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How to Make Real Friends After 30

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https://twitter.com/Mormonger

Sitcoms have led us to believe that it’s easy to pick up a group of 5 or 6 close friends to spend all of our free time with in our 30s, and yet it’s not simple at all. We have this longing to connect, and yet what we do so much of the time isn’t connection at all. We simply collect a few basic facts over the course of a polite conversation. Then, we go our separate ways.

When we get to know other people, they ask where we’re from and what we do for a living, but what they’re really asking is what’s your story. That’s the big question. Who we are. Where we’re from. How we got to be living this particular life. The ones who are genuinely trying to connect just want to know what we’re about and where our lives have taken us.

The others? The ones who ask just to be polite? Well, we know those people, too. We give them the normal answers, the polite ones we keep for strangers. I am a 36-year-old single mom of 2. I’m a writer. Yes, that’s an actual job. No, I don’t have any books published yet. The short and sweet version of who I am is passed out as easily as a business card and with as little feeling.

But who am I really? Where did I come from, and how did I get here? That story I save for the people who are aching for connection as much as I am, the ones whose eyes show gentleness and lack of judgment and speak with genuine interest. To those people, the answer isn’t the polite business card version but a raw unfurling of my history- the start of an exchange where I show them my scars and they’ll show me theirs. Too much information isn’t a thing in this sort of interaction because they’re seeking true connection as much as we are, not the filtered, prettied up version.

Our stories aren’t as simple as our occupations or our birth places. They aren’t a neat, linear progression from one choice to the next. Oftentimes, we are catapulted from one circumstance to the next, driven by changes we couldn’t have foreseen or somehow overlooked. It’s how we might be married for over a decade and beginning a family and then settling into our late 30s, divorced, with children and a new career. It’s the route of obtaining a degree and years later doing something entirely different. These are the real stories, and they’re the ones that we don’t just hand out to every stranger. We don’t just spread our cards out on the table and say these are my disappointments, and these are the unexpected joys of my life.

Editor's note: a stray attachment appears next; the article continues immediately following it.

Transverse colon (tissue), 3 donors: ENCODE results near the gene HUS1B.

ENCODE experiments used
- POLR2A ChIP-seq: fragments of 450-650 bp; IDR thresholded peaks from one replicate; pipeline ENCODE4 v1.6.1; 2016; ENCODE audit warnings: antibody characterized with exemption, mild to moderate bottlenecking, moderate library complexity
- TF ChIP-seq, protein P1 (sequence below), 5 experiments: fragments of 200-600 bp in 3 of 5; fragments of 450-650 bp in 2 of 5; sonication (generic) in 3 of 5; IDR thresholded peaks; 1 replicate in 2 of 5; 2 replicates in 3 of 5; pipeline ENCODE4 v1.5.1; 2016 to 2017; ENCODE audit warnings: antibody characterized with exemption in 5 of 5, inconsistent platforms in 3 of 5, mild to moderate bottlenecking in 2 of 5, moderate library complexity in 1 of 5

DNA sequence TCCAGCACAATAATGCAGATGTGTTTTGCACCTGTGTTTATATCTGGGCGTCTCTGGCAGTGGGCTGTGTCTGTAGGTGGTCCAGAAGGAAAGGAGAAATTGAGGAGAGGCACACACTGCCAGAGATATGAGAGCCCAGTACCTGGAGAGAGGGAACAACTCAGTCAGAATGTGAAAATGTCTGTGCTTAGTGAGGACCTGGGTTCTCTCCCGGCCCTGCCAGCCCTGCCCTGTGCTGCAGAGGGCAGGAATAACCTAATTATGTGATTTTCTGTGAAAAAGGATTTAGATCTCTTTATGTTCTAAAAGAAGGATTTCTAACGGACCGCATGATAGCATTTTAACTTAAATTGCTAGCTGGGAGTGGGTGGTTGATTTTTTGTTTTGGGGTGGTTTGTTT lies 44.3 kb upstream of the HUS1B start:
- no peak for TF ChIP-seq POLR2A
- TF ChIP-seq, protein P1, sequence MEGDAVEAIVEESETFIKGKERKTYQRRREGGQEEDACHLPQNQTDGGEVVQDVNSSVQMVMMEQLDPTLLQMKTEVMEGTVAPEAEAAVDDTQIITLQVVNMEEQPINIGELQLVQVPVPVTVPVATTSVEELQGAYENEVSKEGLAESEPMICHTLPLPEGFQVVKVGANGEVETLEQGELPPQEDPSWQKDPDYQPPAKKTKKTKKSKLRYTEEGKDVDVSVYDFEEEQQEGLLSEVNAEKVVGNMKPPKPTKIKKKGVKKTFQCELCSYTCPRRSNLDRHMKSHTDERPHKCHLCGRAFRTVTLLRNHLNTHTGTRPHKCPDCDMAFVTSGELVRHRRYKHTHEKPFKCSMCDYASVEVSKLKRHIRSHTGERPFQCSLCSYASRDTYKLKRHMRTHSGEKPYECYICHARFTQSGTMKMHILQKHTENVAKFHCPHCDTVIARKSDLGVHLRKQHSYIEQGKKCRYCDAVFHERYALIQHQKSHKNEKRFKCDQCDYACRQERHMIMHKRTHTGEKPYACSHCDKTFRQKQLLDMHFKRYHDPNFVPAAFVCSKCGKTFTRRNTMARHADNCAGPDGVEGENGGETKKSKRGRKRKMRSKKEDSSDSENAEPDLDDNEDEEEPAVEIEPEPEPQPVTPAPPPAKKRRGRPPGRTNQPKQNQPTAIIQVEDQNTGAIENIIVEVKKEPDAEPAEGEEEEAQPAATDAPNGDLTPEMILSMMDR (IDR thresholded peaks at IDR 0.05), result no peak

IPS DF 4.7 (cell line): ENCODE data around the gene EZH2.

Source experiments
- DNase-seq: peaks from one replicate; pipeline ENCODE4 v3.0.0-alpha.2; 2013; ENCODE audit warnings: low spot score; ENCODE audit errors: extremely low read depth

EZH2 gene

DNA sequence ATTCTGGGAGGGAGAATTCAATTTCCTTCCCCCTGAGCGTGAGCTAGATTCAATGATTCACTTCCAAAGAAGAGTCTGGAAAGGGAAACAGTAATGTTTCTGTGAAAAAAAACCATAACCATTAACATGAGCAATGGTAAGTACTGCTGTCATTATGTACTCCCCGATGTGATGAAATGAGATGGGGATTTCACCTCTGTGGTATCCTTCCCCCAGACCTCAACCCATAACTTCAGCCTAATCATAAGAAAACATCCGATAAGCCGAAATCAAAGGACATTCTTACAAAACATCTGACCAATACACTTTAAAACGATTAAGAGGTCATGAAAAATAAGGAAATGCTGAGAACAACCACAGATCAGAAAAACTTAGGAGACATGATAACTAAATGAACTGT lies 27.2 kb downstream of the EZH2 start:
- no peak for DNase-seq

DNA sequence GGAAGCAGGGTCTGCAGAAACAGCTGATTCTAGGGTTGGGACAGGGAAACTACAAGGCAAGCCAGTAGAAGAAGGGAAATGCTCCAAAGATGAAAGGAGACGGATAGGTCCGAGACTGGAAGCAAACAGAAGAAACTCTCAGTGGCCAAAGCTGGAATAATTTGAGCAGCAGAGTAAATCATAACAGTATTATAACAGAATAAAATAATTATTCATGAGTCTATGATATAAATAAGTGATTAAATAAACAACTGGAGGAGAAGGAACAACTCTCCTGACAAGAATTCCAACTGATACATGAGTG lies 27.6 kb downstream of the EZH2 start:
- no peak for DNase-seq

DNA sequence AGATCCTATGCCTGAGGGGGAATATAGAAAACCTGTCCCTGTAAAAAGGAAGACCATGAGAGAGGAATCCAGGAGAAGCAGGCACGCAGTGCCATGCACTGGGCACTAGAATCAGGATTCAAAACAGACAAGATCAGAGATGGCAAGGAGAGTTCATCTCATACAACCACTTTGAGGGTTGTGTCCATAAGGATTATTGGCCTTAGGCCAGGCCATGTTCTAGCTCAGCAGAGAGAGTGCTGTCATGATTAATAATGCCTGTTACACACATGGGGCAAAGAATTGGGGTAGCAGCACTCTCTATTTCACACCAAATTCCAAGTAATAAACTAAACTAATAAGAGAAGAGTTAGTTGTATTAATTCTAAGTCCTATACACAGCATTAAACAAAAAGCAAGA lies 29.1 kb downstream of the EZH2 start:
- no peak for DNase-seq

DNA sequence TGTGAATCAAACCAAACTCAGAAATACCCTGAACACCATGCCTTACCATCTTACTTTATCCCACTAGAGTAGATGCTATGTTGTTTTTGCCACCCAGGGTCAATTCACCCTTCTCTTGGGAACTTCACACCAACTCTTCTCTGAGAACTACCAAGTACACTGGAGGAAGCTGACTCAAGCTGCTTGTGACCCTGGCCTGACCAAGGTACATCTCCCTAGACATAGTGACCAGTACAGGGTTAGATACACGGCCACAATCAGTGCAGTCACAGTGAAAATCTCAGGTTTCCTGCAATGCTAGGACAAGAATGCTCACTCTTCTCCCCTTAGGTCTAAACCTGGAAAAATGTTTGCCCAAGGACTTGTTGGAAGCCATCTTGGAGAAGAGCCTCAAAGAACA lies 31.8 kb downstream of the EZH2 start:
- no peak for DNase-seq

The people who will mean the most to us do get these stories. We sit down with them and share the deep, gritty stories of our journeys. One will tell how her marriage started as sex and a lie and ended with one too many disappointments. Another will outline how her relationship floundered and almost didn’t make it but was saved by hard work more than grace, but how it feels every day like grace. Yet another will talk about her journey through life on her own and all the adventures she’s enjoyed along the way, as well as the heartrending moments of despair.